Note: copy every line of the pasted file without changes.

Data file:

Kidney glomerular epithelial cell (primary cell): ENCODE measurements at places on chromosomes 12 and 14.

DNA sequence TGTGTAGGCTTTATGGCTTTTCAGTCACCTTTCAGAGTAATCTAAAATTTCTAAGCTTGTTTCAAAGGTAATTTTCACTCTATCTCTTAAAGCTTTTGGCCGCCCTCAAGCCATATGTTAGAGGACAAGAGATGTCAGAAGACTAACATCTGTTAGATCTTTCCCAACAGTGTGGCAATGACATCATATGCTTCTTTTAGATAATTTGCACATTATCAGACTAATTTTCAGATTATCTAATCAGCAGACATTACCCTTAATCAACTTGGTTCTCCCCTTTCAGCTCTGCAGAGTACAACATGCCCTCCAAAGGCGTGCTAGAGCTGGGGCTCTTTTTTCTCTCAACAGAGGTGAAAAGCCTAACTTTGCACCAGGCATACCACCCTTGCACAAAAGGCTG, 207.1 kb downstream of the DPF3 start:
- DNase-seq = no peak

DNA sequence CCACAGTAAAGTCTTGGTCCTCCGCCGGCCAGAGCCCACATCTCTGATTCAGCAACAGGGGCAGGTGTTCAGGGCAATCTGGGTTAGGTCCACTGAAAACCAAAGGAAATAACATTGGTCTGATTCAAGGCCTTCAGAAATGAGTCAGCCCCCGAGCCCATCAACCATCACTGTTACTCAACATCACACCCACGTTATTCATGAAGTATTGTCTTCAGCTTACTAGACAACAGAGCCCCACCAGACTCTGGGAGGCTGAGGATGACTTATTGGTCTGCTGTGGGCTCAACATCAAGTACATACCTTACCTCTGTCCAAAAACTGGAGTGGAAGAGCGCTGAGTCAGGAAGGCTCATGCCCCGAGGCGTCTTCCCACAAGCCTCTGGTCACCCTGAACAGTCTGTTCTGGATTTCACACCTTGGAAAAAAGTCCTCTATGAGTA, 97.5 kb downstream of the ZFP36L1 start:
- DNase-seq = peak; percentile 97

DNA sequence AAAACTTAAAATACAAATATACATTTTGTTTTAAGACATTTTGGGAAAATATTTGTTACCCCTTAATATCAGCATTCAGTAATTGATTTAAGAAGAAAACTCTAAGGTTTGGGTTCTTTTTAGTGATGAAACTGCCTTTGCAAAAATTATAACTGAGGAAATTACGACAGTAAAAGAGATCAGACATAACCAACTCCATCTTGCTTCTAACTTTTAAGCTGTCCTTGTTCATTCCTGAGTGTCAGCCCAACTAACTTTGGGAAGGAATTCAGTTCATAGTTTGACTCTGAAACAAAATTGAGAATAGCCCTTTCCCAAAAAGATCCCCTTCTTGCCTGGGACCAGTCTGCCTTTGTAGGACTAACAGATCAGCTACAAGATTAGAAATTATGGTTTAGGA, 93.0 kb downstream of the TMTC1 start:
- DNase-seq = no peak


Kidney glomerular epithelial cell (primary cell): ENCODE measurements at places on chromosomes 12 and 14.

DNA sequence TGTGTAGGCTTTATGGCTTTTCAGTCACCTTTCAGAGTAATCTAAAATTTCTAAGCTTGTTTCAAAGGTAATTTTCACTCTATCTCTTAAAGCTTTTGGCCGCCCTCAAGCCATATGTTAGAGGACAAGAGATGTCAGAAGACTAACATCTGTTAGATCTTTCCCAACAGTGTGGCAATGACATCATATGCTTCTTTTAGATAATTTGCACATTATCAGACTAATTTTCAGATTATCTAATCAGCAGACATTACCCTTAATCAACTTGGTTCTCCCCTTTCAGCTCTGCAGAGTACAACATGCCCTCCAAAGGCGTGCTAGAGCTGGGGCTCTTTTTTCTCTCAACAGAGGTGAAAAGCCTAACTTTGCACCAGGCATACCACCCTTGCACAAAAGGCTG, 207.1 kb downstream of the DPF3 start:
- DNase-seq = no peak

DNA sequence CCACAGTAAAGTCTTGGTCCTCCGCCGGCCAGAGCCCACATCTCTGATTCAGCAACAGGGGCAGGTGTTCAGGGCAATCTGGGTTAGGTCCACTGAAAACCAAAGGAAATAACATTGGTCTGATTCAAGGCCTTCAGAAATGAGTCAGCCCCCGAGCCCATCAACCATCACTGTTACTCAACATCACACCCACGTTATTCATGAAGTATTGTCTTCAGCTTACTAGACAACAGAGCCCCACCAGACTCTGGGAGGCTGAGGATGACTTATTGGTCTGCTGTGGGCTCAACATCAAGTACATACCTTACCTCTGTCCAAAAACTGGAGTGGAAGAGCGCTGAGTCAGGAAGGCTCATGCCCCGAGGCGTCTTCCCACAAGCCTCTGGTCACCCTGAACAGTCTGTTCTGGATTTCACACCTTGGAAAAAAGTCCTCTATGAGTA, 97.5 kb downstream of the ZFP36L1 start:
- DNase-seq = peak; percentile 97

DNA sequence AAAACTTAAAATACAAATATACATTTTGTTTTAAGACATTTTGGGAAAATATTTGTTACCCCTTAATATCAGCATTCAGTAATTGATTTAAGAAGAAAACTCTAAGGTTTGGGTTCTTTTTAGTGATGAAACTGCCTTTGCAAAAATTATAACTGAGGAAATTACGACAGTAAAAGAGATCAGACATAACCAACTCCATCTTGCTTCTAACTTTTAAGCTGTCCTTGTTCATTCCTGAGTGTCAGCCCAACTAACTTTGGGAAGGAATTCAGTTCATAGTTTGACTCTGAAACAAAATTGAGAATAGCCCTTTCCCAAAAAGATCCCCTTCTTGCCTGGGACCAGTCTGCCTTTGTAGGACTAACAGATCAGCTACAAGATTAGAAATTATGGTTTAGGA, 93.0 kb downstream of the TMTC1 start:
- DNase-seq = no peak